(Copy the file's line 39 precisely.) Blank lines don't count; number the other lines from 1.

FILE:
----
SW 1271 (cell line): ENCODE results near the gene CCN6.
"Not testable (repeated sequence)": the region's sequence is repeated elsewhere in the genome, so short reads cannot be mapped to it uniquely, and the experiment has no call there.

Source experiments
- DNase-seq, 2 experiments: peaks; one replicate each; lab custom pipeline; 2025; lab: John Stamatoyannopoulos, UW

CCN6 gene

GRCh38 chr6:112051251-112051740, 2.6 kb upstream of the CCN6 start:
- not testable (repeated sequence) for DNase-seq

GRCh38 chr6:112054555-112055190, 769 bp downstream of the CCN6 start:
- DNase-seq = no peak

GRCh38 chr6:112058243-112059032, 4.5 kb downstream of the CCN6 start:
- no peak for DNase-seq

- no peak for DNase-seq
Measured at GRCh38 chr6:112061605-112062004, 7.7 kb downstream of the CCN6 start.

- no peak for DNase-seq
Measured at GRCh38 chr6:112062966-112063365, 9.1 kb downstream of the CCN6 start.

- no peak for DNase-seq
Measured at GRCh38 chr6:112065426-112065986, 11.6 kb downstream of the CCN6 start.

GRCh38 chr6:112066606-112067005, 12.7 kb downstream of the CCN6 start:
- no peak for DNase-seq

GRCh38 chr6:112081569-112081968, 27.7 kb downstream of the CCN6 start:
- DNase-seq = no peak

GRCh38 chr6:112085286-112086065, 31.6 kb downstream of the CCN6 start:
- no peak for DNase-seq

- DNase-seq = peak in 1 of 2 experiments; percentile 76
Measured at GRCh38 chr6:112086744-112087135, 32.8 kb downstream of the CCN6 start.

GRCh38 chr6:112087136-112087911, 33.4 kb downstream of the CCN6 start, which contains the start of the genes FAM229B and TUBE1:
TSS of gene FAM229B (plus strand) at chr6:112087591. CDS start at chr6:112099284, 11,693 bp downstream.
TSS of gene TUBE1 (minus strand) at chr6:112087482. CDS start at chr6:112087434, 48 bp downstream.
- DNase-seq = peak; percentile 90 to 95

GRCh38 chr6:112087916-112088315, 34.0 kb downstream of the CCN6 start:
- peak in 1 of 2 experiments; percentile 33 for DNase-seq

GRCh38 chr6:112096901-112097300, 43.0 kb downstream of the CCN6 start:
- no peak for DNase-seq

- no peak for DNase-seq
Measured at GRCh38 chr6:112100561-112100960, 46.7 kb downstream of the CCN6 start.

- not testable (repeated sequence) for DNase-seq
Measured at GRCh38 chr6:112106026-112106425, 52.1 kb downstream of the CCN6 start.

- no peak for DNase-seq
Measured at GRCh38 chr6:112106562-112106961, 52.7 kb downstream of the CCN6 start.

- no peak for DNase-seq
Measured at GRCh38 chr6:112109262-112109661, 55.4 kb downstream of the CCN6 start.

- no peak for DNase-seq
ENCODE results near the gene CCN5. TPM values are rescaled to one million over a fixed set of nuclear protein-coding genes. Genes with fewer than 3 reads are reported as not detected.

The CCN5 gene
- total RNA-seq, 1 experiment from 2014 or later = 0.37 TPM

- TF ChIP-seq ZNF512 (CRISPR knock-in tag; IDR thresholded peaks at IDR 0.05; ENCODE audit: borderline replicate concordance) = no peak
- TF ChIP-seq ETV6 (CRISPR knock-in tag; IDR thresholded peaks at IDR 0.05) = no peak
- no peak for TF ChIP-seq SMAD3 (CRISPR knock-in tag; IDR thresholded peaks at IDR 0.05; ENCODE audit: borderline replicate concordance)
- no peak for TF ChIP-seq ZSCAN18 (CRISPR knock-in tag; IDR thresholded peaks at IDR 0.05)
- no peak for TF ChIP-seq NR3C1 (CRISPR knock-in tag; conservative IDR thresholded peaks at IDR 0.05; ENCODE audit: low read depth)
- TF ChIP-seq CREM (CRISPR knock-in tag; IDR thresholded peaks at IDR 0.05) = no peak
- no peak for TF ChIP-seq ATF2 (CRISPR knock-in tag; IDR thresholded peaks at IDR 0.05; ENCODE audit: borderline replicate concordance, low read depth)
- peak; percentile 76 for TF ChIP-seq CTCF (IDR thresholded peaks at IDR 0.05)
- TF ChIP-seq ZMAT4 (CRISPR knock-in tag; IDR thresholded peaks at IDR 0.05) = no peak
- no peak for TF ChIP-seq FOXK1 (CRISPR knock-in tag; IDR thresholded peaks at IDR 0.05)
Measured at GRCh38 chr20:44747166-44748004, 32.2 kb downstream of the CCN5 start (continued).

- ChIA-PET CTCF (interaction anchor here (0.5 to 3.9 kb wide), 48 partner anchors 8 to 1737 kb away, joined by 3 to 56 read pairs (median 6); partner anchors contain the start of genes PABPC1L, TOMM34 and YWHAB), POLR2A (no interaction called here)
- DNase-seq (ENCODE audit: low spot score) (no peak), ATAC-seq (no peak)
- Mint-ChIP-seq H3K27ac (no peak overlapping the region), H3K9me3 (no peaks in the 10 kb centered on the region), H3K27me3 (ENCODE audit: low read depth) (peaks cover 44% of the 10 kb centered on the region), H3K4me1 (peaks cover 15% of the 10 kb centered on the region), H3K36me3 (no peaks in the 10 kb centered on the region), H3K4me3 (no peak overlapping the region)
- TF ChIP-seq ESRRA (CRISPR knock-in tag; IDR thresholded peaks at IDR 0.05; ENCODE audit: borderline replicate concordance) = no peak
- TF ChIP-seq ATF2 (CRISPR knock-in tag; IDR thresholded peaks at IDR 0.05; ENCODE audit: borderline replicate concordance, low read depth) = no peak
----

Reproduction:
Measured at GRCh38 chr6:112106562-112106961, 52.7 kb downstream of the CCN6 start.